Veritable is seeking to define the best of remote social work practice.

There are many challenging aspects to practice in remote Australia, from effective cross-cultural work, to ‘dual relationships’ (when you see your client at the local shops and your children play on the same team), to the tyranny of distance, to underfunded or non-existent services.

Cutting through all of this however is a single practice imperative:  relationality. The most effective tool for remote social work practice is placing relationships at the centre of all that we do. From building trust across cultures and languages with our client, to getting to know those around them in service to the client, to building up networks of supportive professionals with common values and beliefs.

Relationships will sustain you when the complexity of the work overwhelms you. While social work textbooks may tell you to establish professional boundaries as tools for effective practice, remote social work asks you to critically analyse those boundaries.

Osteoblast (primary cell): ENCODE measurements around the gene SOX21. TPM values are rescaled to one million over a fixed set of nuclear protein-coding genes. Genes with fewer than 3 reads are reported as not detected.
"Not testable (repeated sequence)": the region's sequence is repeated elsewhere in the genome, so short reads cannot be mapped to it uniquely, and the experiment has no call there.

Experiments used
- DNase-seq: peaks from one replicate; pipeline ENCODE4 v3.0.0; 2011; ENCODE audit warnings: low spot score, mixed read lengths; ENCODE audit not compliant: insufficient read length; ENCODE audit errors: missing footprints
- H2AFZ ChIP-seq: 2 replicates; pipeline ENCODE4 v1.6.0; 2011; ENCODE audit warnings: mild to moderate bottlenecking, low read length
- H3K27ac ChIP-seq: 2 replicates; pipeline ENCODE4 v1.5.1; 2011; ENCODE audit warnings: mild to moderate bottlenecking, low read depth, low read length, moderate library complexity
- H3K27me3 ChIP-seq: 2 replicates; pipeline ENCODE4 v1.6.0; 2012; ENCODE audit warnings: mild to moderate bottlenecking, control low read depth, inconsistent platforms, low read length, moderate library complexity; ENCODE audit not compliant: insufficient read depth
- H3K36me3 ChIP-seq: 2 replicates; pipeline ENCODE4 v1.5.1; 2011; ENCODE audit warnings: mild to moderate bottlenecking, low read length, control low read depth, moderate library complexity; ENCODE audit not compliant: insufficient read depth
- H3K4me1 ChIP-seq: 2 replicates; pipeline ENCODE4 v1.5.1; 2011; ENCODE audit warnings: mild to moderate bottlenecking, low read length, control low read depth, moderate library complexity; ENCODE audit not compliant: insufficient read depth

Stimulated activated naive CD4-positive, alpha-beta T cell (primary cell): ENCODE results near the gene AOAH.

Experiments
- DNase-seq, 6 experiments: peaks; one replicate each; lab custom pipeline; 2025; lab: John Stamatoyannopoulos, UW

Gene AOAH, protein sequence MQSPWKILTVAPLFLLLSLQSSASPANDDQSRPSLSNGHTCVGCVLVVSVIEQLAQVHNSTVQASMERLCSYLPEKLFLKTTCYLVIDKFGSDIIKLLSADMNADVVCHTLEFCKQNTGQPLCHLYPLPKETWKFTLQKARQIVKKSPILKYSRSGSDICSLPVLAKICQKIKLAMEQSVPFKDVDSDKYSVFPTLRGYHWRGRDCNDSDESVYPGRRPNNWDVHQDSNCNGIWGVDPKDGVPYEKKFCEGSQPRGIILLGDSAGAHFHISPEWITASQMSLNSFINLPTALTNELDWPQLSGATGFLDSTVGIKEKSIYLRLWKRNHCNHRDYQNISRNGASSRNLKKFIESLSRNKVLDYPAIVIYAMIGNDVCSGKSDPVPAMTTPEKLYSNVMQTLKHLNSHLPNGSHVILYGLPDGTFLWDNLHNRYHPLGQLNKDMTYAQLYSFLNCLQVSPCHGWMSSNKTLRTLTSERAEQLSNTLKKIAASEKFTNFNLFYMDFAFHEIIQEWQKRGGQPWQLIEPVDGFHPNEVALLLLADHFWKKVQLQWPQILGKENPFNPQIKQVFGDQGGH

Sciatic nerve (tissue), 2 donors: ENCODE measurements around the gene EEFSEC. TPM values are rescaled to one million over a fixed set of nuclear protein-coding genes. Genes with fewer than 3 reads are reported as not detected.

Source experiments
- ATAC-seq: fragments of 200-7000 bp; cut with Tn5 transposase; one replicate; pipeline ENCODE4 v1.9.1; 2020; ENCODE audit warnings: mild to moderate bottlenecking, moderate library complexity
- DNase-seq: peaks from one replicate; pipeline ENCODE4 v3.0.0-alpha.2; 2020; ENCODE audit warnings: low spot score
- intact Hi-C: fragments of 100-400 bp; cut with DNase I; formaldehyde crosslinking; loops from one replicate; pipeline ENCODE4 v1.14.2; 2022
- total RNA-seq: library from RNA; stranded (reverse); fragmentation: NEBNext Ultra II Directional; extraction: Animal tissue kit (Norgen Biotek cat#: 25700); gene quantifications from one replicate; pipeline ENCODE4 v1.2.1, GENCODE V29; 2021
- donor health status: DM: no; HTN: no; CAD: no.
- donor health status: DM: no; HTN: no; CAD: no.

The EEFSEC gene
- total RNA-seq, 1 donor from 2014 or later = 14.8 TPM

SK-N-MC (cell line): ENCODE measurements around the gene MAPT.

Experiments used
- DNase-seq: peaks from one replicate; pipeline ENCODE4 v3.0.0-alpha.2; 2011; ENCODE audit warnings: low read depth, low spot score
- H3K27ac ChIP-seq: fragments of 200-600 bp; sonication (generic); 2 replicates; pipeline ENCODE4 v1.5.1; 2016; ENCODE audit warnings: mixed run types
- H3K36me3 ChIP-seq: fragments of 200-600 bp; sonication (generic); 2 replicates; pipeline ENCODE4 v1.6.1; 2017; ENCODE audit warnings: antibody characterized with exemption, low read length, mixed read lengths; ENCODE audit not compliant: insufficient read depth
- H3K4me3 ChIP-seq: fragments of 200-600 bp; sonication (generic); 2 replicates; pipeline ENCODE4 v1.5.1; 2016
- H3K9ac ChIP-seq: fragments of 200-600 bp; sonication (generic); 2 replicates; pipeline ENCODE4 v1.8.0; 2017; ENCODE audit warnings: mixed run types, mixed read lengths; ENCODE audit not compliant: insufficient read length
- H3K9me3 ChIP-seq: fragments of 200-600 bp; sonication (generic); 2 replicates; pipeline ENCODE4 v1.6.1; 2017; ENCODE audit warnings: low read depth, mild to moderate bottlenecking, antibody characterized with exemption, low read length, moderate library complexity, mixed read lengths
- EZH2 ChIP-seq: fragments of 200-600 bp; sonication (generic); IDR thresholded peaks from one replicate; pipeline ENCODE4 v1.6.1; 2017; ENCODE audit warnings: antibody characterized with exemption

Are these boundaries getting in the way of building a (professional, but still authentically personal) relationship with the client? Are these boundaries artificial, when your professional and personal world are interconnected?

Western culture is fundamentally individualist and transactional. In a professional sense, this translates to your professional ‘role’ being the ticket to engagement.

In remote Australia, who you are as a person is your ticket to engagement. You are not your role. The first place to start is who and how you are with the person and the people you serve.

The work, just as in everyday life, starts at the fundamental level of relationship. It speak to a truth of society, which comes into stark relief in small communities: no person stands alone.  When you start from here, then the work can start.